FLOWER IN THE POCKET Review
Someone famous once said never to work with animals and children. But Flower In The Pocket has both. And no worries here; director Liew Seng Tat is pretty adept at handling both species.
This double-winner at this year’s Pusan International Film Festival is a strangely beautiful and funny ode to neglected human beings. It’s a sonnet to people who have nothing and yet seek nothing.
It tells the story of two boys, Li Ohm (Wong Zi Jiang) and Li Ah (Lim Ming Wei), who are mostly left on their own by their father Sui (James Lee) who wallows in self-pity due to a failed marriage and distances himself from the rest of the world. This is definitely not a fair situation, as the children, through no fault of their own, ends up also suffering from the fallout effects of the parent’s failings as a spouse.
And Liew’s film is a story of unfairness and parallels. The two boys’ lonely lives are played against their newfound tomboy friend Atan/Ayu (Amira Nasuha)’s happy home life with her doting mother (Mislina Mustafa) and grandmother (played by Yasmin Ahmad’s mother, Mak Inom). While mannequin repairman Sui knowingly flounders in his deadbeat, boring single life and job, his sexed-up newly wed helper all but flaunts his own happy marriage.
The boys’ smiles and carefree romp around town probably mask their deeper uneasiness about their situation, in tandem with how the film’s humorous scenes are a front that soon unravel to reveal a darker second half.
In the midst of it all, Sui has a rather embarrassing medical problem that’s probably more the film’s naughty little joke about having to be both father and mother to the boys, a malady that leads to an extremely hilarious scene at a clinic that just has to be seen to be believed.
Flower In The Pocket is endearing in its many straightfaced comic moments. Anyone who’s familiar with Liew’s short films knows the kind of quirky, oftentimes whimsical humour that he’s capable of. But here, his comedy seems to have found a certain comfortable home somewhere between a more restful Stephen Chow-type of slapstick wackiness and the deadpan humour of Tsai Ming-liang. Sometimes the punchline happens off-screen and it’s the aftermath that provides a delayed but effective tickle, Liew’s very knowing wink at the audience. Even so, Liew never plays these comic scenes as obvious cues but more in a straightforward manner that is not unlike even the dramatic moments, which lends the funnier moments cohesiveness with the rest of the film rather than make them a series of gags.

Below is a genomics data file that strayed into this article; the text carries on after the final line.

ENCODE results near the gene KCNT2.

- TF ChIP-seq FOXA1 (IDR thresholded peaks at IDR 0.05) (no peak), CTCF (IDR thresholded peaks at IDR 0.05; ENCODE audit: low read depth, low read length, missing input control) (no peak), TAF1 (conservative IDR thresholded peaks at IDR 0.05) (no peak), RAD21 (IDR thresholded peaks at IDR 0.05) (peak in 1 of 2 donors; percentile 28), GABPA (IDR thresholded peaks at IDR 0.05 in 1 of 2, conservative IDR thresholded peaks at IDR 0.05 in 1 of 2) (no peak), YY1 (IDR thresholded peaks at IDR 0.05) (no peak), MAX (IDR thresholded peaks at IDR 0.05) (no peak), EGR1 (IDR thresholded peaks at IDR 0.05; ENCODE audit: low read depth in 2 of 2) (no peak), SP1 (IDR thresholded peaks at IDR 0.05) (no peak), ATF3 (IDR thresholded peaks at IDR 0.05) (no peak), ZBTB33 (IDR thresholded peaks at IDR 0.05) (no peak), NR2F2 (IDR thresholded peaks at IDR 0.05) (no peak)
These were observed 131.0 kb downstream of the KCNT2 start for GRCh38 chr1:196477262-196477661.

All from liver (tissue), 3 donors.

And that’s probably also why it’s hardly noticeable when, at the halfway point, the comedy ends and the family drama takes over. There’s hardly any dialogue in the second half, but the relationship between the two boys have been so well established that there’s poignancy to the proceedings when unforeseen circumstances force father and sons to re-seriously evaluate their situation. The end note is a beautiful coda that spells hope, forgiveness, reconciliation, and probably a second chance. “Probably,” because as is with all good films, nothing is spelt out, there is no clean resolution. But like he does with everything else in the film, Liew implies and suggests, and clues us in but never provides an easy answer.
But what is clear is that Liew’s camera is never judgemental on any of the characters. Often it’s the drunk and abusive good-for-nothing father in films dealing with neglect, but Liew is even sympathetic towards Sui. A sudden shot of the occupant of a car also gives us an inkling of the possible reason for the boys’ teacher’s disdain towards them.
Upon closer scrutiny, the film would probably yield some insights into racial divides or the lack thereof, or the absence of an authority figure, but as a film alone, it is the most entertaining work to come out of the Malaysian independent cinema. It is also a fitting debut feature that is a perfect introduction to the wildly offbeat world of Liew Seng Tat.